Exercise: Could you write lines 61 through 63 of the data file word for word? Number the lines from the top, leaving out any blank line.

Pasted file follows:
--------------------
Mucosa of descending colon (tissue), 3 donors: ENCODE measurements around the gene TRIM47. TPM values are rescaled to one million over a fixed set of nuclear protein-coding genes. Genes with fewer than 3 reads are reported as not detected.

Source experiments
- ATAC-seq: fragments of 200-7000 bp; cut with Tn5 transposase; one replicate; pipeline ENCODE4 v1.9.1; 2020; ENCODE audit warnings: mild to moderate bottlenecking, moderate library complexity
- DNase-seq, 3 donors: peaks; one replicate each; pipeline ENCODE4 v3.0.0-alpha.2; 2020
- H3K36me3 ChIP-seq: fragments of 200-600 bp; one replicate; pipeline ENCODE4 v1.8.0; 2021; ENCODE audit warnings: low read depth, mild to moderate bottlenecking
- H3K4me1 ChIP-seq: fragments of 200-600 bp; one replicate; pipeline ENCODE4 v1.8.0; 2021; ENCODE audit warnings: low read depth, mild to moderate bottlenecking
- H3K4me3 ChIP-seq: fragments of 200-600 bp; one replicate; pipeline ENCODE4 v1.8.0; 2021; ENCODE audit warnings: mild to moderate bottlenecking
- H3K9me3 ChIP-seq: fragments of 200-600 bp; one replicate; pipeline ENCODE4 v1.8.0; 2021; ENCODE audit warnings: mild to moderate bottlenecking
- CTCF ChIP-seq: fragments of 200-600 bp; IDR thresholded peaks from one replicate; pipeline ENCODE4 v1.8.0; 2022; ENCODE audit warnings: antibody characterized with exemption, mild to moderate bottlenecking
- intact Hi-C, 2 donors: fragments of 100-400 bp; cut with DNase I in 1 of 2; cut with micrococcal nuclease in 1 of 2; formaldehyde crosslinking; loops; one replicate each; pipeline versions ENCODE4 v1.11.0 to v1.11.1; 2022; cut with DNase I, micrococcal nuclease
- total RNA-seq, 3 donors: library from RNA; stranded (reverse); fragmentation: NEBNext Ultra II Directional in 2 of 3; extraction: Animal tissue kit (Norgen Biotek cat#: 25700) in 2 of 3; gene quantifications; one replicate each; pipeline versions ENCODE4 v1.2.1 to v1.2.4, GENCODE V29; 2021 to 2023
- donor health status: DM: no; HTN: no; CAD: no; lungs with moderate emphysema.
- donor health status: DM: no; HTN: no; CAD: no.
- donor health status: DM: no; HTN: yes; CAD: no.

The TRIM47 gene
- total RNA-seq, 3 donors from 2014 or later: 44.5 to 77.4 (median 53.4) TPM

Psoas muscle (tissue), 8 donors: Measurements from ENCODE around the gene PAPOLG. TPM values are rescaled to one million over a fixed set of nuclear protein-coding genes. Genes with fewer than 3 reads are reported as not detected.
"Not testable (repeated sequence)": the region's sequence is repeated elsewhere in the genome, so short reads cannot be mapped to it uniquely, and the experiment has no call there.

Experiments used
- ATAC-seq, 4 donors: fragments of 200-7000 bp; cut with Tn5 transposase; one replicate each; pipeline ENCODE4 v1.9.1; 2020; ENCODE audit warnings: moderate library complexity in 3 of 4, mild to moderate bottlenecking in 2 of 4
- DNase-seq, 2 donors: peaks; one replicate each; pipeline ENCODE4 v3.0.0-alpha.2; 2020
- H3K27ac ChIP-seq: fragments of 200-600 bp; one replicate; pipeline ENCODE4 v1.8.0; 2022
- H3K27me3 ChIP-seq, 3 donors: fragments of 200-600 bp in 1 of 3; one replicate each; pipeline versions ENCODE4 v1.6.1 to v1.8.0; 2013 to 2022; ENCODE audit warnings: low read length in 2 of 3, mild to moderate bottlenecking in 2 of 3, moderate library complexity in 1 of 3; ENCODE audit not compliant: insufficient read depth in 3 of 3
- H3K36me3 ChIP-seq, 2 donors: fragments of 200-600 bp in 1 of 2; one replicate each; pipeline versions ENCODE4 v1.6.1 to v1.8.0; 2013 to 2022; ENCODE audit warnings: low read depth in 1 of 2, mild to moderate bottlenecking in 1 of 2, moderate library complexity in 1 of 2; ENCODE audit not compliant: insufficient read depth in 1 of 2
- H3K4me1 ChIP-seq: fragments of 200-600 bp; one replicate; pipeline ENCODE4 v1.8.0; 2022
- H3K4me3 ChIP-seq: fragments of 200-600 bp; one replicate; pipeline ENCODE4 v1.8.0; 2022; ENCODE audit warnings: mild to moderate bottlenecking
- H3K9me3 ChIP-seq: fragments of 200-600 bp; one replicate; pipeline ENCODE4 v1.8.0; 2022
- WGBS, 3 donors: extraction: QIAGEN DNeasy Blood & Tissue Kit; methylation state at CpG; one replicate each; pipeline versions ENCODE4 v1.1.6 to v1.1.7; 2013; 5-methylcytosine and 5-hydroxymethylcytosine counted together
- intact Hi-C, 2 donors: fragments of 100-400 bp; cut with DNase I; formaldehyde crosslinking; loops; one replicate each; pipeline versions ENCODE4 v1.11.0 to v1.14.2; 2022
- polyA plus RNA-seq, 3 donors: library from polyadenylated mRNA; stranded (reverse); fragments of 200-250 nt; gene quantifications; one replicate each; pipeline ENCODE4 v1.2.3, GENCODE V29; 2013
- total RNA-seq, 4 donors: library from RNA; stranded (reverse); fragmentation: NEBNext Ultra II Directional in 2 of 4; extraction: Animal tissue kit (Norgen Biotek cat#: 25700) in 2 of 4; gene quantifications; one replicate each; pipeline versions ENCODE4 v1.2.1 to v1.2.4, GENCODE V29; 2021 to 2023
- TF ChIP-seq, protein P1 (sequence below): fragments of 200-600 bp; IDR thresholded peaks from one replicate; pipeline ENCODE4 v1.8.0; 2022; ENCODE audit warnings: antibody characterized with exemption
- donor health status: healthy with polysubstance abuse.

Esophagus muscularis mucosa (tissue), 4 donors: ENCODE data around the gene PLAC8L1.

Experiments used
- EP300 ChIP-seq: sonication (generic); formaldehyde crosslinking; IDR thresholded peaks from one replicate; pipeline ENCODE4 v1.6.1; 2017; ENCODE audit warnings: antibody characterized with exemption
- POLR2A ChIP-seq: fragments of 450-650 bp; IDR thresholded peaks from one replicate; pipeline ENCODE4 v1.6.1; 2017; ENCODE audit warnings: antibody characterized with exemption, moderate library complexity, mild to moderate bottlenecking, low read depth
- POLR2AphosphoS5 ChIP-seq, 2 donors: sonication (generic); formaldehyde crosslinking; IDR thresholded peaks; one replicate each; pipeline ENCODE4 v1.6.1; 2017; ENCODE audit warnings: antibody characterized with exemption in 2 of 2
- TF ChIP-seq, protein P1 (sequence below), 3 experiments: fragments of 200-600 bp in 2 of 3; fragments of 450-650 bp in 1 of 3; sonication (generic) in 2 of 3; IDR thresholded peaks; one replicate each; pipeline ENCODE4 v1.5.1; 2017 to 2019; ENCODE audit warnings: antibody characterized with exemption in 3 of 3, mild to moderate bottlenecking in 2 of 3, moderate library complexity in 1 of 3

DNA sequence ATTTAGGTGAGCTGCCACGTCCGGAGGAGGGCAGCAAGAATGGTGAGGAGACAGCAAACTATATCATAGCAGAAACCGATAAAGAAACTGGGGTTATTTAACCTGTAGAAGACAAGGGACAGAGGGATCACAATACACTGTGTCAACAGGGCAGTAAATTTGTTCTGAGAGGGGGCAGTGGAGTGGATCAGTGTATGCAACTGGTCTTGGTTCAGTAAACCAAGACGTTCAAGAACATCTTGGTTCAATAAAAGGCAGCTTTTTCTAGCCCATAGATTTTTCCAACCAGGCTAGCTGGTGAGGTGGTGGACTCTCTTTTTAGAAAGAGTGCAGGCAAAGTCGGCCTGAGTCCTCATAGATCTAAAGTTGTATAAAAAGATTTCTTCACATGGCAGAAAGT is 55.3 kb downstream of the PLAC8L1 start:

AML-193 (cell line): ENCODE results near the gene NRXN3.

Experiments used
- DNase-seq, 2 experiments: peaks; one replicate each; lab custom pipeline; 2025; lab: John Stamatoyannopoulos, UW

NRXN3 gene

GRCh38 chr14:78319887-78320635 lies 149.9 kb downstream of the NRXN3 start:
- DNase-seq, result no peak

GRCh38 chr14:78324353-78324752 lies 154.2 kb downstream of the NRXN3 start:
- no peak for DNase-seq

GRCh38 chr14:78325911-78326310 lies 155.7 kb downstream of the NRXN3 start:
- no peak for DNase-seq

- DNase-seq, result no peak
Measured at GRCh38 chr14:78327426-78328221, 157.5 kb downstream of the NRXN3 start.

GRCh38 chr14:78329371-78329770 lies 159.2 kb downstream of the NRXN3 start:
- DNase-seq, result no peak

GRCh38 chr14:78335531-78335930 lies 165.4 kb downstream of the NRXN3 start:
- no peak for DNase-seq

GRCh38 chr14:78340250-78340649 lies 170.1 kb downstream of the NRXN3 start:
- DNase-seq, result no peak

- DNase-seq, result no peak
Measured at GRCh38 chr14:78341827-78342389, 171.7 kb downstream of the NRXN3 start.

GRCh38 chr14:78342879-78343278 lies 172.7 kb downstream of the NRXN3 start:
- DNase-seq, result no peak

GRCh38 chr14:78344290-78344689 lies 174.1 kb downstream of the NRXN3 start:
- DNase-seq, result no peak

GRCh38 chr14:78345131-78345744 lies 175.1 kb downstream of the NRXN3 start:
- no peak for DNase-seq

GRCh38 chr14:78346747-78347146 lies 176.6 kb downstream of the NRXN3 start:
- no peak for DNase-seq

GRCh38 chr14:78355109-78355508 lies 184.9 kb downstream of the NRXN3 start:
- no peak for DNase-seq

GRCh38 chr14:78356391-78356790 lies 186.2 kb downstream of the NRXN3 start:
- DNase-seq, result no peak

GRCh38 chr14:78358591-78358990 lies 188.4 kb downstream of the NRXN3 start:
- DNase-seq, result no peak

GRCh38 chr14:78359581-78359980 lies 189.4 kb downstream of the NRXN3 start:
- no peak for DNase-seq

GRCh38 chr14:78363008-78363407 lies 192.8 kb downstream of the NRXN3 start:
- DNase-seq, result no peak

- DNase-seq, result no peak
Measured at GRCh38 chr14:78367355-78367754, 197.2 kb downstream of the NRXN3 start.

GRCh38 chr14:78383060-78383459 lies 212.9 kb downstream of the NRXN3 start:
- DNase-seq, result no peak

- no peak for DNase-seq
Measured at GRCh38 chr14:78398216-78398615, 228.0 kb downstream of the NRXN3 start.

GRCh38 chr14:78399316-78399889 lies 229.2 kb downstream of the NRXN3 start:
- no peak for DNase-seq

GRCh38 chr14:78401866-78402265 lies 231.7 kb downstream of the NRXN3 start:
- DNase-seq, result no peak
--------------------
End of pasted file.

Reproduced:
GRCh38 chr14:78342879-78343278 lies 172.7 kb downstream of the NRXN3 start:
- DNase-seq, result no peak

GRCh38 chr14:78344290-78344689 lies 174.1 kb downstream of the NRXN3 start: